I remember cooking class at school (or home economics I guess..) and the first thing we learnt was how to make scones. Some turned out so hard they could be considered a weapon of mass destruction - but some actually turned out well! Scones are typically British and it may be difficult to find the clotted cream, that finishes then so well, elsewhere. The sultanas are optional but they make a nice twist to the plain recipe.
Scones with sultanas .
Ingredients (yields 6 scones):
200g all-purpose flour, plus more for handling the dough
1 1/2 tsp baking powder
2 1/2 tbsp sugar
1/2 tsp salt
60g cold butter
for brushing the top: 1 egg yolk and 1 tbsp milk
serve with unsalted butter or clotted cream and jam
Preheat your oven to 220°C /425° F and line a baking tray with parchment paper. You can prepare the dough either by hand or in a food processor.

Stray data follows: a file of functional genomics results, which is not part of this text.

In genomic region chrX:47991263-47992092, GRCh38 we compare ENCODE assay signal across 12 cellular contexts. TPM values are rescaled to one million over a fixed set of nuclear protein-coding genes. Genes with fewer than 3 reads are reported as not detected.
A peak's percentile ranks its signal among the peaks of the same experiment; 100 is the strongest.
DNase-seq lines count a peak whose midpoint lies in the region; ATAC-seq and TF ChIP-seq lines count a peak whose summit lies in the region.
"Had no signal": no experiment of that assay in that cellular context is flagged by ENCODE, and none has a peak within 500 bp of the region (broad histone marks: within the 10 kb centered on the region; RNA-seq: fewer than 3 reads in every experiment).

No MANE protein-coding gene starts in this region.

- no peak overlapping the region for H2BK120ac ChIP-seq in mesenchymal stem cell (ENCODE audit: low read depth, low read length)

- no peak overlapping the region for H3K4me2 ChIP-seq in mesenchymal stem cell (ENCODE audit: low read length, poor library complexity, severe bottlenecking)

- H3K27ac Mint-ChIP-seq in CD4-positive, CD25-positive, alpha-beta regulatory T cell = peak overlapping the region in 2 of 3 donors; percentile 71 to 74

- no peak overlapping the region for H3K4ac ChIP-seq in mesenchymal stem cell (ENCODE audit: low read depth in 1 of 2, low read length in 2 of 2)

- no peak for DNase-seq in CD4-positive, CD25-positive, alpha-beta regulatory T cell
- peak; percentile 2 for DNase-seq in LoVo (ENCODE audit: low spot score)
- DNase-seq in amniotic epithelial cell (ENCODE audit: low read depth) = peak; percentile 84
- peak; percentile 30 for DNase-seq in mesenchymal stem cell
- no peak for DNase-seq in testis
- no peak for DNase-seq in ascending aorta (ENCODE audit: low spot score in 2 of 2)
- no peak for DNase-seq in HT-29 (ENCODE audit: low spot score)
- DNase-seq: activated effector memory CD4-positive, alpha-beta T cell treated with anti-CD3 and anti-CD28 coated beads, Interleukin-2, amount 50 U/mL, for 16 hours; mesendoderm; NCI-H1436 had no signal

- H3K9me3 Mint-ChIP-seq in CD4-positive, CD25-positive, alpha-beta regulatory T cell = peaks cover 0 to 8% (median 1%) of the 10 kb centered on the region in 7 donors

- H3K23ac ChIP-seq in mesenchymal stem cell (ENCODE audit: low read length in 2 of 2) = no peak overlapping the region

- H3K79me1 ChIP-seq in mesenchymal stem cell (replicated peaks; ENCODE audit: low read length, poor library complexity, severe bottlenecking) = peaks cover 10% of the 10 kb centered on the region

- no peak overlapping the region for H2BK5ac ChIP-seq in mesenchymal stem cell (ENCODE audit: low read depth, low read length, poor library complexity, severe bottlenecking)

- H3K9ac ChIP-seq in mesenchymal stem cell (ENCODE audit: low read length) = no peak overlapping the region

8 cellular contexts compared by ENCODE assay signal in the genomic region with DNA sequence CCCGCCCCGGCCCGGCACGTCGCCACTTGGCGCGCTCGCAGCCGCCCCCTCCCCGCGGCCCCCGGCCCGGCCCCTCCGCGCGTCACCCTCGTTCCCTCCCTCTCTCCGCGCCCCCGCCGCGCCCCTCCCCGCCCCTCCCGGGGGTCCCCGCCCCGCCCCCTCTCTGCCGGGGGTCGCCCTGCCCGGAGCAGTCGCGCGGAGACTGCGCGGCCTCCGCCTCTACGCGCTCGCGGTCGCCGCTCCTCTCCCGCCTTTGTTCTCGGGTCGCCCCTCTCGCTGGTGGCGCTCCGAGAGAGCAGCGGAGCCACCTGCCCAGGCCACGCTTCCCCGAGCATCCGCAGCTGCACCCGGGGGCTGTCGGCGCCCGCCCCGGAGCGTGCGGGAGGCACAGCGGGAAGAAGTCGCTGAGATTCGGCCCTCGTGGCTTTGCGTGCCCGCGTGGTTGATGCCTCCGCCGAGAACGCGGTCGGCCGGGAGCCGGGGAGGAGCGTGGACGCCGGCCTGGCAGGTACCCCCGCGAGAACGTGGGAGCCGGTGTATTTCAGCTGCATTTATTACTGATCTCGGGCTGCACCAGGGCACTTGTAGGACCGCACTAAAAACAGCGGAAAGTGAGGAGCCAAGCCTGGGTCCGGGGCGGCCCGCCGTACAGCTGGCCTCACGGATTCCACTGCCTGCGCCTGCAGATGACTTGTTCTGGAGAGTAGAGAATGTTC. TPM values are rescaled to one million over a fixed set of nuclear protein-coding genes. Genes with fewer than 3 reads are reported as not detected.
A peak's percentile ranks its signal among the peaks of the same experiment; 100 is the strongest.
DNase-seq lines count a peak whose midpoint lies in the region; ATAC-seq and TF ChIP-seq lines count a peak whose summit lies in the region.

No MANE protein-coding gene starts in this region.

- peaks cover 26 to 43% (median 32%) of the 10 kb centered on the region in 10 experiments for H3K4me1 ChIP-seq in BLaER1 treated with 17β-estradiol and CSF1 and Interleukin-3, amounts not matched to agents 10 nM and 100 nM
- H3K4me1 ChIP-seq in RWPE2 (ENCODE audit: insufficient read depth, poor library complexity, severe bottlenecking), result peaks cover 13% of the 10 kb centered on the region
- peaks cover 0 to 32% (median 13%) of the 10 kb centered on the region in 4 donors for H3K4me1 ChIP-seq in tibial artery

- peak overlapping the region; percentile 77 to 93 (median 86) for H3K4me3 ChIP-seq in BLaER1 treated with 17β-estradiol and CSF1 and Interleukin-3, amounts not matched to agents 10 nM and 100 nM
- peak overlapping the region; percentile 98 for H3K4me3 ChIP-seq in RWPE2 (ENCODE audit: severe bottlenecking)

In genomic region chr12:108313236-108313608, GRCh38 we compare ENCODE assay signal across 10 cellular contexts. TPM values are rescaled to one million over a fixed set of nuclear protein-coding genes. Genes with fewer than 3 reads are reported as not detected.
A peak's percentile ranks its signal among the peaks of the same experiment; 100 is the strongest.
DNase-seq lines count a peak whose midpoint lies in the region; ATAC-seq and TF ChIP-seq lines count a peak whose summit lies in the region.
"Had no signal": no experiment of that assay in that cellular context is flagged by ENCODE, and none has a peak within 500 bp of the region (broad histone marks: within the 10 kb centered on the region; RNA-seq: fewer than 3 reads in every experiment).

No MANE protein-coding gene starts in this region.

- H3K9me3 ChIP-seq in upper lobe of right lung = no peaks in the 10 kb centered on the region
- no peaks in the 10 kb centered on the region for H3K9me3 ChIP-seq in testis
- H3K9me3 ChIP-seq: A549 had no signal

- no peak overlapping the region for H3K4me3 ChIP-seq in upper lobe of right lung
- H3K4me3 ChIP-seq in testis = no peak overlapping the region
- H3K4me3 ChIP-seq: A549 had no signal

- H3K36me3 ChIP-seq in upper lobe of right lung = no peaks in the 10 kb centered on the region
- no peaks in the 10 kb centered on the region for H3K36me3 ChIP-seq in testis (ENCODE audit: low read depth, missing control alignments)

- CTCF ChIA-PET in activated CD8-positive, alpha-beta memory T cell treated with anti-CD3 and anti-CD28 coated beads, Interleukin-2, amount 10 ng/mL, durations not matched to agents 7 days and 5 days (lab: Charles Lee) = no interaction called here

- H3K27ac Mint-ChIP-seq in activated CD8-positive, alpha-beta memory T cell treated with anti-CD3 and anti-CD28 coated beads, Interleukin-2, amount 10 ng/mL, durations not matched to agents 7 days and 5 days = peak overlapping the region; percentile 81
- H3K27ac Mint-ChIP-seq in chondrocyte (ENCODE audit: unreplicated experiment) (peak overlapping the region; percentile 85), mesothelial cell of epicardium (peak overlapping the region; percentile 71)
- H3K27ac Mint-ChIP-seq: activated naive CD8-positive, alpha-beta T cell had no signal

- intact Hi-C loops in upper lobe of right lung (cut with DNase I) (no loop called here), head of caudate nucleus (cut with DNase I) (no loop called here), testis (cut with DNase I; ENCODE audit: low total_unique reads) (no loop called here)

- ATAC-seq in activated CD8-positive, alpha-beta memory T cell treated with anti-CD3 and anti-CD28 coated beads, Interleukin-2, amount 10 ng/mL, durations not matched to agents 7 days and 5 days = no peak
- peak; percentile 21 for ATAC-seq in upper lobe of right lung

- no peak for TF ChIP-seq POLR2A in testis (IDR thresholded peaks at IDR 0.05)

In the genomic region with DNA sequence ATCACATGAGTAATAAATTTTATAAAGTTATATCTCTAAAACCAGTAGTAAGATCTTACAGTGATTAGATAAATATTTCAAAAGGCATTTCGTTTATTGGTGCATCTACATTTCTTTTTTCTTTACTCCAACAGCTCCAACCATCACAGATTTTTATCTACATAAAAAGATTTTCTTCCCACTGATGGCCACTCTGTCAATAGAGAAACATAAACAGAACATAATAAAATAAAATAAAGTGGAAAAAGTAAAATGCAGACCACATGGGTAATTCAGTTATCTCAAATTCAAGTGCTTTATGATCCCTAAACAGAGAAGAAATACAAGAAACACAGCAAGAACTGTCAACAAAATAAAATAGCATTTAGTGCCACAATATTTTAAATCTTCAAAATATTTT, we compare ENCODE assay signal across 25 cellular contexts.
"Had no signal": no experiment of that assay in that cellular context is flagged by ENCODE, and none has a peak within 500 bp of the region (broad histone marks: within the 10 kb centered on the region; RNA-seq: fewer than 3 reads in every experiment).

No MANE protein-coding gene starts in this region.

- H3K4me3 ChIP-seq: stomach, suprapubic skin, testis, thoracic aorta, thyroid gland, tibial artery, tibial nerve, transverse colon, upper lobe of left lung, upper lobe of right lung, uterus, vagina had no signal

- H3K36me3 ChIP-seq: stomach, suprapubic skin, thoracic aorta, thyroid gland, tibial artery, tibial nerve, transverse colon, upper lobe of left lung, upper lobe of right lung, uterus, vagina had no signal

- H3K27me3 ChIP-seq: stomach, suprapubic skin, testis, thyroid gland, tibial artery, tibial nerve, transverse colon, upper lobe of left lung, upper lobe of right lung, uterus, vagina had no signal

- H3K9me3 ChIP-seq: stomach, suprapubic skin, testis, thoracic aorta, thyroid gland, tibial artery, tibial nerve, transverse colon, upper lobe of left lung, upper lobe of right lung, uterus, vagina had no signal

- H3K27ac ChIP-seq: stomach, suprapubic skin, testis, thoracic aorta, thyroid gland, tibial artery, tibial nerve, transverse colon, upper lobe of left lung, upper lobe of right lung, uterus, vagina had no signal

Mix the flour, the baking powder, the sugar and salt until incorporated
Cut the cold butter into small cubes and add them to the dry ingredients until you get a breadcrumb like consistency.
Add the sultanas and mix, then add the milk and mix again just until the dough comes together and doesn’t show big spots of dry flour anymore – you can add a little more flour if you think it’s too wet to proceed.
Place onto a well floured board, generously sprinkle with flour and knead very briefly (do not over knead or the scones will be stogy). Pat into a round disc of about 1 1/2 inch thick and cut out rounds with a 2 1/2 inch diameter cookie cutter and place on the parchment paper lined baking tray.
Quickly knead together remaining dough, pat to the same thickness and cut out more scones.
Beat the egg yolk with one tbsp of milk and brush the tops of the scones. Bake on mid level for 13 to 15 minutes or until golden brown. Let cool on a wire rack. Best eaten while still warm with unsalted butter/clotted cream and jam.
Tips: use jam with at least a 50% fruit content.
Learn about Clotted Cream http://en.wikipedia.org/